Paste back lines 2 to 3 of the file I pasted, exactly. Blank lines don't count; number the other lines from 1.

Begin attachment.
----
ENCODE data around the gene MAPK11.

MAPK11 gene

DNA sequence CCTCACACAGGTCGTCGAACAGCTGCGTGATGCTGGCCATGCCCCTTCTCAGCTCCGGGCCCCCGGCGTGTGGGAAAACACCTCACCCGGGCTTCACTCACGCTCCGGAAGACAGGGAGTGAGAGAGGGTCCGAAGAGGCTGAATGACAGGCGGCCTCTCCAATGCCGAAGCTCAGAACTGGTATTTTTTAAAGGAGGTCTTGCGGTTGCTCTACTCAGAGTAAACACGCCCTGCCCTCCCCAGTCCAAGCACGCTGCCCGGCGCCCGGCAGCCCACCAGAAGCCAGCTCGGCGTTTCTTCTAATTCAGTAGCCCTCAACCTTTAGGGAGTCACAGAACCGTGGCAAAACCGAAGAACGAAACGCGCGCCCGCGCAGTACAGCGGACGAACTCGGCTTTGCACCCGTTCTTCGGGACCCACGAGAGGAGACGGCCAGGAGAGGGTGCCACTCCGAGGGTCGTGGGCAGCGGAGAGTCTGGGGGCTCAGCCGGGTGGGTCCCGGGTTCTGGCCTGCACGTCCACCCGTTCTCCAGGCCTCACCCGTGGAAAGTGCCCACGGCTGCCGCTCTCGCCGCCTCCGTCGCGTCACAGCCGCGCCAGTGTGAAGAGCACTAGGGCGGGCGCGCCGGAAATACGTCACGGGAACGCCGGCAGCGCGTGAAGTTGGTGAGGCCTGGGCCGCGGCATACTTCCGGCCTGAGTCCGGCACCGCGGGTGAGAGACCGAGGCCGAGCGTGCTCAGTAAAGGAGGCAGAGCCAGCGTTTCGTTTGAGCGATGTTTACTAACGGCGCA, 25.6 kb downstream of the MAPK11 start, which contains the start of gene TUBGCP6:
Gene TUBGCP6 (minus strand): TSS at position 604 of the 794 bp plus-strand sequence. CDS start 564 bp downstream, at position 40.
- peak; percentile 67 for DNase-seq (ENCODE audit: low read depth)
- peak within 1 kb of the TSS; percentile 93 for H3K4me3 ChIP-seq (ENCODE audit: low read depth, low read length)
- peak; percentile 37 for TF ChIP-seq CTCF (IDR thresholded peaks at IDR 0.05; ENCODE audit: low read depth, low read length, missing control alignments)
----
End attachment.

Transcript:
MAPK11 gene

DNA sequence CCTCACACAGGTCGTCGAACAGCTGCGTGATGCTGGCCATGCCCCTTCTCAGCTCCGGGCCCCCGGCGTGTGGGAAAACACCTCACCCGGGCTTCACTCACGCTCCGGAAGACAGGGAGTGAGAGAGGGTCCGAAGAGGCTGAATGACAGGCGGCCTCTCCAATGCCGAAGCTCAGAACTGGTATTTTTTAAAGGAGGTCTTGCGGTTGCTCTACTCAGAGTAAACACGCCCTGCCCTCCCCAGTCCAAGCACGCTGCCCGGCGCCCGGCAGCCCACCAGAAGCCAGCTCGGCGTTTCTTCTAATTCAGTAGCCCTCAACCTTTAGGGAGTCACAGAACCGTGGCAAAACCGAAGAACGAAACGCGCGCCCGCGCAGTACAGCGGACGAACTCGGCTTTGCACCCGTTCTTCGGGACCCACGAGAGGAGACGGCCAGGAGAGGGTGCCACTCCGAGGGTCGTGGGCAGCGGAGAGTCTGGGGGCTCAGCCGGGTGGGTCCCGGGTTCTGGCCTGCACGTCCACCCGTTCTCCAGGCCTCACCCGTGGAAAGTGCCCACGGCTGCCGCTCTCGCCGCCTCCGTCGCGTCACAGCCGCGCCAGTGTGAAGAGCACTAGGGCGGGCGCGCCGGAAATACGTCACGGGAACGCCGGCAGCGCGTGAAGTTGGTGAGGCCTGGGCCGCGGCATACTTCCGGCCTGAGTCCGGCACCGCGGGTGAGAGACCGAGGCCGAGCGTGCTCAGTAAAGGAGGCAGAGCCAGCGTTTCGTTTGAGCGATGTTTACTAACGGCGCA, 25.6 kb downstream of the MAPK11 start, which contains the start of gene TUBGCP6: